- Grumio, the slave cook from the Cambridge Latin Course, has quite an eye for the slave-girls who apparently "please him" very much.
- In many live adaptations (mostly modern ones), Morgiana from Ali Baba and the Forty Thieves is depicted as such. She's a serving girl hired after Ali Baba comes into money, and Ali ends up marrying her after she saves him from the titular thieves. A few adaptations imply she's an in-universe Author Avatar for the storyteller in the Framing Device Scheherezade. Make of that what you will.
- The only thing more common than beautiful Princesses on Barsoom is beautiful slave girls. The most notable of these is Tavia in A Fighting Man of Mars who rescues herself from concubinage to the Big Bad and spends the rest of the book rescuing and being rescued by the clueless hero.
- In The Red Tent, Esau has a few of these, in addition to three wives. One of these slave girls is pregnant with his child, and if she gives birth to a boy, then she will go from being an ordinary slave to a "lesser wife" or concubine.
- Grace from Geraldine Brooks' March (a story about the father from Little Women) is a slave girl who many of the Union soldiers (including Mr. March) are attracted to.
Live Action TV
- Spartacus: Blood and Sand:
- Made by HBO and set in ancient Rome, most of the female slaves are this trope. Batiatus and Lucretia are fond of having slaves act as fluffers before they get down to business with each other. Ilythia has her handmaiden "stimulate" her at one point. Mira is (repeatedly) sent to Spartacus to serve this purpose, and is implied to have unwillingly done so many times before, possible for most of the ludus. To his credit, he turns her down as she is there against her consent and they later become consenting lovers.
- Lucretia makes a point of marking her personal attendant and preserving her virginity - to one day be promised as the mistress of another gladiator. Naevia is in this role when the series begins. In the prequel series, this was the case for her predecessor Melitta who is now the wife of Oenomaus.
- Pietros is a male example, though he and Barca genuinely love each other. Gnaeus on the other hand...
- Nasir also starts off as male example, but he quickly Takes A Level In Badass and becomes a Badass Gay. For the rest of the series he is very much a warrior for all that he is a Long-Haired Pretty Boy.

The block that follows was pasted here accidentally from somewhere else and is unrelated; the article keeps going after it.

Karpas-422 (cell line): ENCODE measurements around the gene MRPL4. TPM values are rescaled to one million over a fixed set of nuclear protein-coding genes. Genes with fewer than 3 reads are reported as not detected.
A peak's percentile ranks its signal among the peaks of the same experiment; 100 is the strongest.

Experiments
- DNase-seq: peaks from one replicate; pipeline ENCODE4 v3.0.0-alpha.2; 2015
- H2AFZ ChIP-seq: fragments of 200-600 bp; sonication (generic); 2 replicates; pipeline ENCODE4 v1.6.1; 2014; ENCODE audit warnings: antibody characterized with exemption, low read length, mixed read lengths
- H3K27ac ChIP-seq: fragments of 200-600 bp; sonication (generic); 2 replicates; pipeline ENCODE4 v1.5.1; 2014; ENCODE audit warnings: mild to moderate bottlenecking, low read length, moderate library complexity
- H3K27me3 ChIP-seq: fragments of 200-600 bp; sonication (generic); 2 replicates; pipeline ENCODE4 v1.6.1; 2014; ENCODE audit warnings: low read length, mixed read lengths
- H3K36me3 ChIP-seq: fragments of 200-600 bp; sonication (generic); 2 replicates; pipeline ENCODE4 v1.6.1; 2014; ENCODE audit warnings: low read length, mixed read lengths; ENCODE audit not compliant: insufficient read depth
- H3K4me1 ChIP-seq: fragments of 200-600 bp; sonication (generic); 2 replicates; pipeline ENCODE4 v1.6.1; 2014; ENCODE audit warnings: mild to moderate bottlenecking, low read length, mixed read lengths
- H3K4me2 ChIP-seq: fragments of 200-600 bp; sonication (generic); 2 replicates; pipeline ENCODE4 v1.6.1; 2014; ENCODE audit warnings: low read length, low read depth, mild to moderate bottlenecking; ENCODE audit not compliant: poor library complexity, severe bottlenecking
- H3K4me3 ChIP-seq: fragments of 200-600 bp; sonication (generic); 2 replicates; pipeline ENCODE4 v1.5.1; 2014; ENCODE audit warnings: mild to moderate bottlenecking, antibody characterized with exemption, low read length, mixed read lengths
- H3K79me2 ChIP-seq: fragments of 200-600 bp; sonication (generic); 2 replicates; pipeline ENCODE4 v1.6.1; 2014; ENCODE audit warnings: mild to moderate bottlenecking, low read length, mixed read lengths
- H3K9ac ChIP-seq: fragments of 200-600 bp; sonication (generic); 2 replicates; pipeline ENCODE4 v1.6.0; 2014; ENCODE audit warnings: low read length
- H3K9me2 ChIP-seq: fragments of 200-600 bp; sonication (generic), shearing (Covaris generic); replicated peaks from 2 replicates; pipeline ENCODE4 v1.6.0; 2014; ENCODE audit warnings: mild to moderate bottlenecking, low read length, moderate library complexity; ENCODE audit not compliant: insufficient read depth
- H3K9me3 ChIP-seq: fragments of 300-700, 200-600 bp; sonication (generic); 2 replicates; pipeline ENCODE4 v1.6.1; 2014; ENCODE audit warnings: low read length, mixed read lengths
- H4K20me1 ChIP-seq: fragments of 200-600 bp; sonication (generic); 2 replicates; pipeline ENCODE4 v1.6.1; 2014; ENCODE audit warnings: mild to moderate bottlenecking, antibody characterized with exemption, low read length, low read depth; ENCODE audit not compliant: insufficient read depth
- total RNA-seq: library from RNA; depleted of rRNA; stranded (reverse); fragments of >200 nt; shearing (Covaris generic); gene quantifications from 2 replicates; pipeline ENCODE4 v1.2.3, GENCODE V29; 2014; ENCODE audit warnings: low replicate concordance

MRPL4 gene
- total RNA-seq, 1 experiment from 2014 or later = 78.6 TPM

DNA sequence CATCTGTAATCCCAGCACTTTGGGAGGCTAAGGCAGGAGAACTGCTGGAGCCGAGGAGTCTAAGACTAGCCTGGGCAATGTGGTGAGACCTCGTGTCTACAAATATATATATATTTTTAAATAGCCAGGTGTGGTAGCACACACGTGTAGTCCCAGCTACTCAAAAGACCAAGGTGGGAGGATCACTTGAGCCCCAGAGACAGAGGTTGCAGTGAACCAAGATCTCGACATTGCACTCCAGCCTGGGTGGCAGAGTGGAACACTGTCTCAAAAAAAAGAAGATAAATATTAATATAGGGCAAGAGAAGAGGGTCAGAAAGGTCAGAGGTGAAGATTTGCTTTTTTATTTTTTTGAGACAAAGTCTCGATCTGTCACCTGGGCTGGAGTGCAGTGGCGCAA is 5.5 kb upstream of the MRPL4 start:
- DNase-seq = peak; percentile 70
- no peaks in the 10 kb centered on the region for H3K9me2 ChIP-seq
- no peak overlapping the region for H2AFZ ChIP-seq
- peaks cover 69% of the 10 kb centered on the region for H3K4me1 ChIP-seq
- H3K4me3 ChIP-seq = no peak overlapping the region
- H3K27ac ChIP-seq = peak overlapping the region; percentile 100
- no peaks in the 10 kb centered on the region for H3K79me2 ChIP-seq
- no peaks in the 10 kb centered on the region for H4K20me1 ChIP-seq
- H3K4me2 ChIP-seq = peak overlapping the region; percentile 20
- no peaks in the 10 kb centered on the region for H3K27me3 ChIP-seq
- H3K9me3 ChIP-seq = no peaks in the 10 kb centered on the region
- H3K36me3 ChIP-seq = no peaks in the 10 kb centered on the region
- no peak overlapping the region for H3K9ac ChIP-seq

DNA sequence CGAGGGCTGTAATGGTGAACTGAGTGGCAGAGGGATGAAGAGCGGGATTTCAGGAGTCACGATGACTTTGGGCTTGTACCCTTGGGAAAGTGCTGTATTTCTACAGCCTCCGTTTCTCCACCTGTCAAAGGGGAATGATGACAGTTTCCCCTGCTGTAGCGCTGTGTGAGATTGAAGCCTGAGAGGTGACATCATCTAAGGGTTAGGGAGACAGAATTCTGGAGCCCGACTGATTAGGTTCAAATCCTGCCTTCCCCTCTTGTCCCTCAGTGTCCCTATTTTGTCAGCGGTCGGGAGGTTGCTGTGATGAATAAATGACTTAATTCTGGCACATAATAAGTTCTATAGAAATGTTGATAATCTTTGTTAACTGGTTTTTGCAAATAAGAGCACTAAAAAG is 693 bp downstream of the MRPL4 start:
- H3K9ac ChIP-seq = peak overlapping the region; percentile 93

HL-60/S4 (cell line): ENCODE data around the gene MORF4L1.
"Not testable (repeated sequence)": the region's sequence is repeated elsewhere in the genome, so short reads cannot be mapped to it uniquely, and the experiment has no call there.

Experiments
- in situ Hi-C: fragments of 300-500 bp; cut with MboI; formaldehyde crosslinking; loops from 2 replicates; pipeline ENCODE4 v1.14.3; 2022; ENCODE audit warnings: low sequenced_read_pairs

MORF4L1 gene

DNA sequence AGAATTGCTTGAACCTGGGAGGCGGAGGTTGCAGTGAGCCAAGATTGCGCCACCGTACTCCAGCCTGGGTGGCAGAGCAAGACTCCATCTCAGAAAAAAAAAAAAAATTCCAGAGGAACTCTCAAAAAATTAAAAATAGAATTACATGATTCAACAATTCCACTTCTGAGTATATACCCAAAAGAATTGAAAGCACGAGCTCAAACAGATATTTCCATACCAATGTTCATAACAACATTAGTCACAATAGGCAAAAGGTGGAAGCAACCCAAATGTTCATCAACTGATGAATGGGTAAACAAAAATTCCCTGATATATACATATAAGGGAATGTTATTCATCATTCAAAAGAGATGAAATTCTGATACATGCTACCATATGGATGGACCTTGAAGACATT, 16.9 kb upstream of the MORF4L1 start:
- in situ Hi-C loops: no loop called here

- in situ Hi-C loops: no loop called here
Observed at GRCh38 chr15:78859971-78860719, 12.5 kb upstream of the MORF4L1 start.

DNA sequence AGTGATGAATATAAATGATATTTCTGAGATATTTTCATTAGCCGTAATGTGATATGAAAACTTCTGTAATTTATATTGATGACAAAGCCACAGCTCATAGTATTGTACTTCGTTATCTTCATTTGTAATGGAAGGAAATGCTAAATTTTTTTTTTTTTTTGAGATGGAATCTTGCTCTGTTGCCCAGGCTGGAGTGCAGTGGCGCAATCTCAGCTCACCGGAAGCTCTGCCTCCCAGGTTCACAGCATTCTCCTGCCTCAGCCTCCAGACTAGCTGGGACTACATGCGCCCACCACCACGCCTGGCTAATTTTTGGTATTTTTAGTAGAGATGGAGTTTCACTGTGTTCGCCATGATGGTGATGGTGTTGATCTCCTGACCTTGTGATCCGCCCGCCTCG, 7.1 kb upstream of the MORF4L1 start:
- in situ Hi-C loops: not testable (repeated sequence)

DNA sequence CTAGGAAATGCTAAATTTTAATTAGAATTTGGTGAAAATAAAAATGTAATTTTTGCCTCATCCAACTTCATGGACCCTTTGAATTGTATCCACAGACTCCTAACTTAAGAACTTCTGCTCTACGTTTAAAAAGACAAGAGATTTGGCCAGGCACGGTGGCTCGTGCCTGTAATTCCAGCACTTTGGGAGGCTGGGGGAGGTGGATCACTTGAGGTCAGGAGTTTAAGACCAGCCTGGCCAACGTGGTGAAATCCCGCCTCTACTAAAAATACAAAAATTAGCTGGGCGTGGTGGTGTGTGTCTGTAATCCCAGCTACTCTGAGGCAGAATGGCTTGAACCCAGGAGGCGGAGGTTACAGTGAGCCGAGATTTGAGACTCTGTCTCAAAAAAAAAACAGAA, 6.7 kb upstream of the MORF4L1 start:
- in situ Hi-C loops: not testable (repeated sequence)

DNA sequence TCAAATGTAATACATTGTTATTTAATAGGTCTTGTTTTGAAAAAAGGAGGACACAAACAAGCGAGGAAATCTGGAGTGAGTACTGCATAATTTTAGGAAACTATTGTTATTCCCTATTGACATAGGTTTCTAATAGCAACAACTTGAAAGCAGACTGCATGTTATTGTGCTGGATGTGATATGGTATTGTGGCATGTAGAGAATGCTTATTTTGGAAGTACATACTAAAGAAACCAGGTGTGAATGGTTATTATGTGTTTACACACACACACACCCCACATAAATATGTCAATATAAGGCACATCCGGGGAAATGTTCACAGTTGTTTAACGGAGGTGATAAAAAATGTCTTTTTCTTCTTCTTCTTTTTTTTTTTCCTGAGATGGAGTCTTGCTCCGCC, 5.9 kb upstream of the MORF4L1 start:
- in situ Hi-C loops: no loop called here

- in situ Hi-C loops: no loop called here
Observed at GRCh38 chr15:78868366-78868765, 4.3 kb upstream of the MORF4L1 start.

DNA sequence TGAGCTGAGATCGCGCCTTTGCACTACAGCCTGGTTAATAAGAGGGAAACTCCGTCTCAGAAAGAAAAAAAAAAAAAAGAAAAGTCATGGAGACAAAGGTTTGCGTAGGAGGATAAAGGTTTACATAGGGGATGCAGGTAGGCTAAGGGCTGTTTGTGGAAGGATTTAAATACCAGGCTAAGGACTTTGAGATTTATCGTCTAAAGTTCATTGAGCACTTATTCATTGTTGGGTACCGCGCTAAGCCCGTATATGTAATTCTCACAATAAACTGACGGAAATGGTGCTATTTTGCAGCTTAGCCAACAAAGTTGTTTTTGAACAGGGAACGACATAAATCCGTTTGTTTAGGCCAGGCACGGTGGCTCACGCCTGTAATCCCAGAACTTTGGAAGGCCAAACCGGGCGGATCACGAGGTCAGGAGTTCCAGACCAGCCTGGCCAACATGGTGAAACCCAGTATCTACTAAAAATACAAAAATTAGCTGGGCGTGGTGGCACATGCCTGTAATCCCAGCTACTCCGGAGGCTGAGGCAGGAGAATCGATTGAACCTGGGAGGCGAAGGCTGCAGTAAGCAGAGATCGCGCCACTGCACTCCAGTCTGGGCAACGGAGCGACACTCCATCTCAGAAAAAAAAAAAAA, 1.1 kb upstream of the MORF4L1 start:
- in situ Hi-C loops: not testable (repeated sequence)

- The prequel series reveals that this was how the House of Batiatus gained favour in the first place. Various Roman officials heard about the beautiful slave girls and thus kept coming to the ludus to see them. Quintus and Lucretia hated the idea, but did it to get their gladiators spots in the games. It marks part of their Start of Darkness.
- The Orion slave girls from Star Trek, though it's debated as to who's really in control.
- In an episode of Star Trek: Enterprise, this is subverted, because it turns out that Orion women rule their society, using hormones that Mind Control all men. This has become Fanon Discontinuity for obvious reasons, and the recent Star Trek film seems to have made this outright Canon Discontinuity.
- Also, Drusilla from the original series episode with the Ancient Rome planet. ("For this evening, I was told I am your slave. Command me.")
- Babylon 5: The first season introduces Adira Tyree, a Centauri dancer and Love Interest to Londo who is actually a slave to a man named Trakis, who is using her to get close to Londo to get ahold of his Purple Files.
- The titular character of Aida, an Ethiopian slave brought to Egypt and forced to work for the princess. Unfortunately, the guy the princess likes falls for Aida instead.
- In The Elder Scrolls III: Morrowind, one mission involves acquiring a slave girl to become the bride of an aristocrat. However, only an attractive slave will do, so the PC is tasked with using an aphrodisiac known as Telvanni Bug Musk on her to make her irresistible. Naturally, she likes her new role in life better than her old one (being raised in a slave pen), but one must still wonder what happened afterwards...
- Dialogue after the marriage indicates he knows fully well what you did and approves of your cunning. It's implied that she finds him a better catch than anything she could have gotten otherwise and that he's just happy she's willing.
- Persey in Tales of Arterra is an interesting variant of this: she's a succubus, and was therefore was deliberately created by a ruler of the hells to fit this trope.
- In Steven Universe, Pearls are made for and owned by high-ranking Gems as a status symbol. Peridot describes the main functions of Pearls as standing around, looking nice, and holding stuff. Though some, like Yellow Diamond's Pearl, act as a secretary or assistant for their owner.
- "Fancy Girls" were usually attractive women who were specifically groomed and sold as sex slaves or house maids during slavery in the U.S.
- Emperor Nero had a mistress one while he was married to Octavia; after divorcing her, Nero married the slave girl.